In 1996, when Marie Pompee came to visit her relatives in Port-au-Prince, she offered to take their servant, an orphan named Williathe Narcisse, back to the United States to live with her. To 9-year-old Narcisse, the offer sounded like the answer to her prayers. But upon arrival, Narcisse tells a harrowing tale: her Hole in her new suburban Miami home was to be a domestic slave, forced to work under threat of violence for no pay.
When she did not complete her cleaning duties satisfactorily, Narcisse claims Pompee beat her and sometimes forced her to sleep in the garage.
Tempting as it may be to think of Haitian child slavery at a distance, confined to the troubled island, today an untold number of such slaves — known by the Creole euphemism restavèks, or "stay-withs" — suffer in bondage inside the United States.
Worldwide, there are more slaves today than at any point in human history, and America is not immune to the crime. Restavèks are only a fraction of the estimated 50,000 slaves held in the United States. Each year, traffickers take more people — up to 17,500 according to Justice Department estimates — into slavery in the United States than traders annually took into bondage in colonial America.
The Justice Department has successfully prosecuted sex trafficking cases in record numbers since the passage of the 2000 Trafficking Victims Protection Act. But according to its own estimates, the government has liberated less than 2 percent of the slaves within U.S. borders.
Domestic slaves are the most difficult to discover, let alone free. Recent cases have revealed a pattern of domestic slavery in otherwise "decent" households, often in expatriot enclaves. In those cases, only the intervention of conscientious citizens broke the slaves' chains.
In 2005, a restavèk named Simone Celestin, being held in Broward County, Florida, escaped with the help of a friend of her captors, Evelyn Theodore and Maude Paulin. The women had kept Celestin out of school, forcing her to work for fifteen hours per day, and beating her with a curling iron or a mortar when she didn't clean to their satisfaction. When Paulin's friend reported Celestin's abuse to a community group, which subsequently aided in her rescue, Theodore and Paulin retorted that the young woman had concocted the story to gain permanent residence in the United States. A jury didn't buy it. On March 4 this year, Theodore and Paulin were found guilty of conspiring to violate Celestin's Thirteenth Amendment right to be free from slavery.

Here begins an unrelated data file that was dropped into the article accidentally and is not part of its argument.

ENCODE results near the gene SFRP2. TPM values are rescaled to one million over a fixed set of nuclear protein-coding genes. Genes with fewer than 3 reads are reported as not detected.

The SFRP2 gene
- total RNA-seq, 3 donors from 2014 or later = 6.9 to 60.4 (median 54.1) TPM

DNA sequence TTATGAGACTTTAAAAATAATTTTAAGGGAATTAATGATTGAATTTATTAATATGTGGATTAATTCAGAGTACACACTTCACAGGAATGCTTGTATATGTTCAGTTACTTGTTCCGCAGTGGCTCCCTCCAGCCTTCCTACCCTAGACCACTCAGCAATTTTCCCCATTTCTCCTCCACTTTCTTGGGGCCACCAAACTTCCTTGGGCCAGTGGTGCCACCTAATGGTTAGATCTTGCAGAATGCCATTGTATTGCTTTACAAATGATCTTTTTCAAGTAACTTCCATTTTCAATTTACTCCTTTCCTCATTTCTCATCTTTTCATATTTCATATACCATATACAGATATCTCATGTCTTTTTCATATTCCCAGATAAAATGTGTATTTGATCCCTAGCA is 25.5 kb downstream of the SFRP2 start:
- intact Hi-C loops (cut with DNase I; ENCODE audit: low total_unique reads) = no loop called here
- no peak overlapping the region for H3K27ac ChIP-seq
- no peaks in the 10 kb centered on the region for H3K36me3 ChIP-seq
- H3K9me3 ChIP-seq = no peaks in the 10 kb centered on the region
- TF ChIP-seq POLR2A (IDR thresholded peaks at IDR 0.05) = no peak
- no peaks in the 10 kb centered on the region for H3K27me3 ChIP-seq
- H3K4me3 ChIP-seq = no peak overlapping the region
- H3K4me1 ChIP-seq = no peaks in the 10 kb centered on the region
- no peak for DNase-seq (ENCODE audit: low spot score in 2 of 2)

Domestic slavery is by no means limited to the Haitian-American community. In May, 2007, police in Syosset, N.Y. responded to a call from Dunkin' Donuts employees about a disheveled Indonesian woman in a towel who had stumbled into the restaurant, covered in bruises and able to say only one word in English: "Master."
Immigration officials investigated the suburban Long Island mansion where the woman, Samirah, indicated she had been held, and found another Indonesian maid cowering in a closet.
The owners, an Indian couple named Varsha and Mahender Sabhnani, were convicted several months later on a dozen counts including forced labor and peonage. In court, Samirah and the other captive, Enung, testified that the Sabhnanis had turned their $2 million home into a house of horrors once the women arrived in 2002.